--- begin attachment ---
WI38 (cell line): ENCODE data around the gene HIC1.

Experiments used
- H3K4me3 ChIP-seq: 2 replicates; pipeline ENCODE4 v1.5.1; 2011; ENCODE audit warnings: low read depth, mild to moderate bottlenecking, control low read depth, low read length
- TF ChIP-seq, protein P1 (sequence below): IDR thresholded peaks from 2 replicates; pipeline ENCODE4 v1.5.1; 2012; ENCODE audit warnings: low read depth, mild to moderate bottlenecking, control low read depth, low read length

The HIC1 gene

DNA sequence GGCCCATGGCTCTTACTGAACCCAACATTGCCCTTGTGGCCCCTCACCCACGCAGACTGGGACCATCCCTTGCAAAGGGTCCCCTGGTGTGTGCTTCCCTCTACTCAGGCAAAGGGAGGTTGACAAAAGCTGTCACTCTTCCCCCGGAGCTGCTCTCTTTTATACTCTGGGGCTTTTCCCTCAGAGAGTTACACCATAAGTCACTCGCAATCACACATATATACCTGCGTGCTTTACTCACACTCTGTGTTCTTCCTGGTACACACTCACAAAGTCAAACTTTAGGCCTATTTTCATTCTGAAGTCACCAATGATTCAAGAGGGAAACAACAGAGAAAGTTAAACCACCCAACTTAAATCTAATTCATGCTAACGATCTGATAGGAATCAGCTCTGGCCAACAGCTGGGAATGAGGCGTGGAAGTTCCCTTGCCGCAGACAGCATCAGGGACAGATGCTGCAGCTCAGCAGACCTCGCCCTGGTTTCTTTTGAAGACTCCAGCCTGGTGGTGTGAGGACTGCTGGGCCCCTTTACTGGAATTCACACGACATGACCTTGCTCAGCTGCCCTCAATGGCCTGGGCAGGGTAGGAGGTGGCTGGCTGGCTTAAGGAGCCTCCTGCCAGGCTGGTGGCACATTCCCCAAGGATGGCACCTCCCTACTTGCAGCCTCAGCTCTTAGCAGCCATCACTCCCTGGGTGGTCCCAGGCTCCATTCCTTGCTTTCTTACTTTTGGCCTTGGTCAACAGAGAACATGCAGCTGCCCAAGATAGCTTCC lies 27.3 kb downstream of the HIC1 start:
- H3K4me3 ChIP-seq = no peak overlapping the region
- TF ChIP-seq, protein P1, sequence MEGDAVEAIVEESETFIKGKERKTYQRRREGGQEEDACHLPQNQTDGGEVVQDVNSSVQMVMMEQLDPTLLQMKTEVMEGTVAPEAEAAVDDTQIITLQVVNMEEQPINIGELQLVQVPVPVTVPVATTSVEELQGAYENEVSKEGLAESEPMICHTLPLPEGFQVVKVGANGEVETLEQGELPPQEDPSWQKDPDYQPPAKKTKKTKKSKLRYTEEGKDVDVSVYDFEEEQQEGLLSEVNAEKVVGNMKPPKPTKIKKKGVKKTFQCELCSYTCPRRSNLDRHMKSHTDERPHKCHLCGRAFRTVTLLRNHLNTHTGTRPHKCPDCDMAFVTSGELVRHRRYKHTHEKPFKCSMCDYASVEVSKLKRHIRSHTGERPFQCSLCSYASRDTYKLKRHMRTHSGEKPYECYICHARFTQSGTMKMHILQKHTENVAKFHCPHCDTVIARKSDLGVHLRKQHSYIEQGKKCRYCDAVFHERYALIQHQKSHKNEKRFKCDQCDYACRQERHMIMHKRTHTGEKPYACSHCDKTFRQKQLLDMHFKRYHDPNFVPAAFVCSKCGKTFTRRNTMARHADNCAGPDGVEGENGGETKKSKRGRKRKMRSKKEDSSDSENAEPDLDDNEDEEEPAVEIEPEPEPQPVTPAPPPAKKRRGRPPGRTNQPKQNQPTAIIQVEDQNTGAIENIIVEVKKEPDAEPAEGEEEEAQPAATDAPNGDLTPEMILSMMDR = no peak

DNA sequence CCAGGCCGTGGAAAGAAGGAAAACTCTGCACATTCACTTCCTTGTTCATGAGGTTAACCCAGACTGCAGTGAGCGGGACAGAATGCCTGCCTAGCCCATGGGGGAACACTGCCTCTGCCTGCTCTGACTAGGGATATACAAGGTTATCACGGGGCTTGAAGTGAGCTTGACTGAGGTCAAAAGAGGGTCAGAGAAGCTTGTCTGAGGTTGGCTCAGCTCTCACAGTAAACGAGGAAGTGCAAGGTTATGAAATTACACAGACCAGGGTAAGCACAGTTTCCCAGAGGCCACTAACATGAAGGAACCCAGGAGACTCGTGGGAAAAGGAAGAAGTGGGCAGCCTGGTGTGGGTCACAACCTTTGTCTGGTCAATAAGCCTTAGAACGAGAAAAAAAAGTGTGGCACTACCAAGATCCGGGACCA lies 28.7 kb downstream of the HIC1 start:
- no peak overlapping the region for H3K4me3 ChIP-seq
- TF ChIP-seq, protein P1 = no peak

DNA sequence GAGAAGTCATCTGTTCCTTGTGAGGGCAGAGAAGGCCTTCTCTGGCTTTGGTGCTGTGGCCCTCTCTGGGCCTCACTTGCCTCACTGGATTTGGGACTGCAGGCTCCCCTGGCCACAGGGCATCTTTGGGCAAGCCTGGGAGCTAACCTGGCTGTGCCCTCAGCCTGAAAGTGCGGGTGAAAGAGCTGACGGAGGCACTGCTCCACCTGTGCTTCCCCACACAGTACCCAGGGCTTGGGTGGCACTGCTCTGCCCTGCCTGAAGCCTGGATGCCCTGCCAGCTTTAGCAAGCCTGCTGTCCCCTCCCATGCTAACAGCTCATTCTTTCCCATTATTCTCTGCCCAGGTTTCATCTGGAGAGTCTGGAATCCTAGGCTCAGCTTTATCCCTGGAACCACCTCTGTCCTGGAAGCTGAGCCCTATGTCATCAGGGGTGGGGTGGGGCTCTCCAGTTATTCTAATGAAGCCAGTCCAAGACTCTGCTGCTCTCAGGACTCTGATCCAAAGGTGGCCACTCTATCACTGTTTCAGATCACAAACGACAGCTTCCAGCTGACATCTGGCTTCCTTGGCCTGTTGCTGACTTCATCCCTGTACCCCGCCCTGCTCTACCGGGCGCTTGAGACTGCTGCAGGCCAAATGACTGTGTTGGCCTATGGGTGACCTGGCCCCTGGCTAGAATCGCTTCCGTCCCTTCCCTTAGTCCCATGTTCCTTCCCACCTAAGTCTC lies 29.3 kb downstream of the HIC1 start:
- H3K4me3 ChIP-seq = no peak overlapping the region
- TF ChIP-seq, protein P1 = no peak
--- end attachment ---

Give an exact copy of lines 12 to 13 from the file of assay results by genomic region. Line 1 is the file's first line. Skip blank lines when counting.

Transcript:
DNA sequence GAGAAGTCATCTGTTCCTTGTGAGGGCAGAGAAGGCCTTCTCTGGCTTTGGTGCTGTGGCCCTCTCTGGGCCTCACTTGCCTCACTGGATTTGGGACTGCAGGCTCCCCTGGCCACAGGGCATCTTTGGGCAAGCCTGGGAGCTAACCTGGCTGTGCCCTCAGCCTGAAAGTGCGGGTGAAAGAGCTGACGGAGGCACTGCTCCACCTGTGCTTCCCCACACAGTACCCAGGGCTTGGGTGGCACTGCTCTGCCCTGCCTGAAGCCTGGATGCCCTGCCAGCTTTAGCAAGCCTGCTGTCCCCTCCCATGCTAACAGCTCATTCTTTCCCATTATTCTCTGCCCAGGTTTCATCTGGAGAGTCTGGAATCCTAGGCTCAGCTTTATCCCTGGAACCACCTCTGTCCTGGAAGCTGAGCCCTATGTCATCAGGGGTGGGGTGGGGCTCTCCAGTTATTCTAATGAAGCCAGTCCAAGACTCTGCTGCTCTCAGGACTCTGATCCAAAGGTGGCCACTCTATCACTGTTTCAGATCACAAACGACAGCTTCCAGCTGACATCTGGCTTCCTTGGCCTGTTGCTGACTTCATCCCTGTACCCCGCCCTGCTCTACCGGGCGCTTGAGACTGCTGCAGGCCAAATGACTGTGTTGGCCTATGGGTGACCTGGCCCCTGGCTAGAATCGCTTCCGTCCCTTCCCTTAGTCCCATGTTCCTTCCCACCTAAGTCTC lies 29.3 kb downstream of the HIC1 start:
- H3K4me3 ChIP-seq = no peak overlapping the region